• Title: PoSA: Chapter III: Thinking in the Service of Understanding the World
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    • finding a conceptual counterpart to an event?
    • enters my field of observation as something objective. I find myself
    • of brain physiology at the same time. Today many people find it difficult to
    • find thinking by means of a mere process of observation such as we apply to
    • other objects that make up the content of the world. He cannot find it in
    • he himself brings to existence; he finds himself confronted not by a foreign
    • find an object which exists in a sense which I can derive from the object
    • of thinking. When we observe it, we do not find ourselves compelled to do
    • find them there, whereas in the case of thinking I know how it is made. This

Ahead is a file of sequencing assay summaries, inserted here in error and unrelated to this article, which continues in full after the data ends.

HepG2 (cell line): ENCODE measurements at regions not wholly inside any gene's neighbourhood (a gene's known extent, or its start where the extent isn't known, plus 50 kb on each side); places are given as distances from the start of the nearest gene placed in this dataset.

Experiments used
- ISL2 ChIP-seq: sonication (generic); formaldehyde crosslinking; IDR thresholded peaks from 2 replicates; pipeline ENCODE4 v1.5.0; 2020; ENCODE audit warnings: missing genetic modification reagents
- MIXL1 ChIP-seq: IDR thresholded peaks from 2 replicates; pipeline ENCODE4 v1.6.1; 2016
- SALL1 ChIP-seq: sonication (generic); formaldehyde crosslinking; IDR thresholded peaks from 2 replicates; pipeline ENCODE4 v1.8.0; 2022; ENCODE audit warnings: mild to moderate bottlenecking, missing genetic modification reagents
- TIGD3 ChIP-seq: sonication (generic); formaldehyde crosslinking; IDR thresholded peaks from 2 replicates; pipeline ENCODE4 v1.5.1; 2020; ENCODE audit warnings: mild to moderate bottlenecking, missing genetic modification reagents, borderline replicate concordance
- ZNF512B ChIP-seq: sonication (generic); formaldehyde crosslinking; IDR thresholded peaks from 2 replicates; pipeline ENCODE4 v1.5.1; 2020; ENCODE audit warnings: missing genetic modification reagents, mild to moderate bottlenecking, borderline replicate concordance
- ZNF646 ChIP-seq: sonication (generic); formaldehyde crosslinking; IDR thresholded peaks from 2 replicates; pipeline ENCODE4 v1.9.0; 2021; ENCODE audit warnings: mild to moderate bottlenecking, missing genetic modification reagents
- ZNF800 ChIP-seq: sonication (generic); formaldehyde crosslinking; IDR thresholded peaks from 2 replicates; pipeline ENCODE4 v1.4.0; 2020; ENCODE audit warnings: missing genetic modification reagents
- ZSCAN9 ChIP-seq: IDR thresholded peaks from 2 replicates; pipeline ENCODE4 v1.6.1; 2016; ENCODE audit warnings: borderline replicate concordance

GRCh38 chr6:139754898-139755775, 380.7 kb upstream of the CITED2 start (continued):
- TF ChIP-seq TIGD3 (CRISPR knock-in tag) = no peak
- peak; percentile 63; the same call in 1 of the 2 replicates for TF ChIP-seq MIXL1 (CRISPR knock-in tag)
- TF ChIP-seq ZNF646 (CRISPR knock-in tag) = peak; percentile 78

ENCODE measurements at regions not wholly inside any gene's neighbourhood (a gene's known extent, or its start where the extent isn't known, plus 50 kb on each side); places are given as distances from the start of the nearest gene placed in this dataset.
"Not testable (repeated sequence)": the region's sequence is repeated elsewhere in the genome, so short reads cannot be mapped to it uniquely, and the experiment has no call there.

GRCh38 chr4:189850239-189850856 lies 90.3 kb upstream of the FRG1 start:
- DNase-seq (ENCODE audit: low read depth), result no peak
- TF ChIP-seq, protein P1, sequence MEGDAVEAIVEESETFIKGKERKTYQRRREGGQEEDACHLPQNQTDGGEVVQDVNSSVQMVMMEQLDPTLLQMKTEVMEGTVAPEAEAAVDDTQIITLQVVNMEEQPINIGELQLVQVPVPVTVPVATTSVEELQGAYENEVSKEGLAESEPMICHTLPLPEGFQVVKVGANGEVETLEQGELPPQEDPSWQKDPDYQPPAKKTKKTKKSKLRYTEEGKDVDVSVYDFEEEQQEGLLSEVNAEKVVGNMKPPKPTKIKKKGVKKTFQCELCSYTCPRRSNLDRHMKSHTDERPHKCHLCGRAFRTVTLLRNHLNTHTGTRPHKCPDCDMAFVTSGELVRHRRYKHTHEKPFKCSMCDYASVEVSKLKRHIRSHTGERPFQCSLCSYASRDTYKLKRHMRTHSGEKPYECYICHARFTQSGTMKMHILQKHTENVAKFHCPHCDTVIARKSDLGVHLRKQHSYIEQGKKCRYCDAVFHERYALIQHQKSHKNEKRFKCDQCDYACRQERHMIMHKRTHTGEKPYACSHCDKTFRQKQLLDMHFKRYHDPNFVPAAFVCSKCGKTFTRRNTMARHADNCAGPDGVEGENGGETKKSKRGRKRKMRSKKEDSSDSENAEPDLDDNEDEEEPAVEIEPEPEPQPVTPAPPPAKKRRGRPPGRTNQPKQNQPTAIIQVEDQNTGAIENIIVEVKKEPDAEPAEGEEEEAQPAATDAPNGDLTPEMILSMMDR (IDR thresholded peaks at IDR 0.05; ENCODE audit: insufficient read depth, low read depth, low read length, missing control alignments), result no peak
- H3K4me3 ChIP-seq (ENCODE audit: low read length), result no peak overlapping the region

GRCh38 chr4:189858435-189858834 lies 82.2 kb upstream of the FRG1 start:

• lift the whole cosmos from its hinges if only he could find a point upon
    • Therefore he has to find the starting point, not for the creation, but for
    • how to find a vehicle for thinking; the philosopher has to find a secure
  • Title: PoSA: Chapter IV: The World as Perception
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    • particular disturbance explained as soon as we find it to be an example of
    • above. When I hear a sound, the first thing I do is to find the concept that
    • is the cause, and in this case I find it to be the partridge. But these
    • that with each perception the content of my self also changes, do I find
    • find vibrations of physical bodies and of air; these are sensed by us as
    • In the history of man's intellectual endeavor it would be hard to find
    • here I find it indeed, but not attached to the body. I recover the colored